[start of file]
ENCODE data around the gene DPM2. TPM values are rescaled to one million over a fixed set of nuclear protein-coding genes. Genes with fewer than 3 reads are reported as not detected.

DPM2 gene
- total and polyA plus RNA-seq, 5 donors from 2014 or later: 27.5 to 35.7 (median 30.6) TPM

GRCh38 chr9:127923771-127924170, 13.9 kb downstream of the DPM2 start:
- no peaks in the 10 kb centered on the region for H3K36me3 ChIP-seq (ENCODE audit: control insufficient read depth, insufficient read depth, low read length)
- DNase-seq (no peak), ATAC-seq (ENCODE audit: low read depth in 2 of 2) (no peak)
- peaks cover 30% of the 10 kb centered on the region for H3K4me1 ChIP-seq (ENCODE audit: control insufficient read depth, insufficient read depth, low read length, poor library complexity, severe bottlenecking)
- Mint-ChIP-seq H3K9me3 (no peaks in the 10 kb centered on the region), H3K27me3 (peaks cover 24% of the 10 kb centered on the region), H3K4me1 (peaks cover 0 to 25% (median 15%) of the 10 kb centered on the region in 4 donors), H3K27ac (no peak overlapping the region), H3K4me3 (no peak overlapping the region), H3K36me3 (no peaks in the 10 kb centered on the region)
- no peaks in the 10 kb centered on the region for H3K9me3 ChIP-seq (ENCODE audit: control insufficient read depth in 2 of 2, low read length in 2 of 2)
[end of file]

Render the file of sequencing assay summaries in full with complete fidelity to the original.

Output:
ENCODE data around the gene DPM2. TPM values are rescaled to one million over a fixed set of nuclear protein-coding genes. Genes with fewer than 3 reads are reported as not detected.

DPM2 gene
- total and polyA plus RNA-seq, 5 donors from 2014 or later: 27.5 to 35.7 (median 30.6) TPM

GRCh38 chr9:127923771-127924170, 13.9 kb downstream of the DPM2 start:
- no peaks in the 10 kb centered on the region for H3K36me3 ChIP-seq (ENCODE audit: control insufficient read depth, insufficient read depth, low read length)
- DNase-seq (no peak), ATAC-seq (ENCODE audit: low read depth in 2 of 2) (no peak)
- peaks cover 30% of the 10 kb centered on the region for H3K4me1 ChIP-seq (ENCODE audit: control insufficient read depth, insufficient read depth, low read length, poor library complexity, severe bottlenecking)
- Mint-ChIP-seq H3K9me3 (no peaks in the 10 kb centered on the region), H3K27me3 (peaks cover 24% of the 10 kb centered on the region), H3K4me1 (peaks cover 0 to 25% (median 15%) of the 10 kb centered on the region in 4 donors), H3K27ac (no peak overlapping the region), H3K4me3 (no peak overlapping the region), H3K36me3 (no peaks in the 10 kb centered on the region)
- no peaks in the 10 kb centered on the region for H3K9me3 ChIP-seq (ENCODE audit: control insufficient read depth in 2 of 2, low read length in 2 of 2)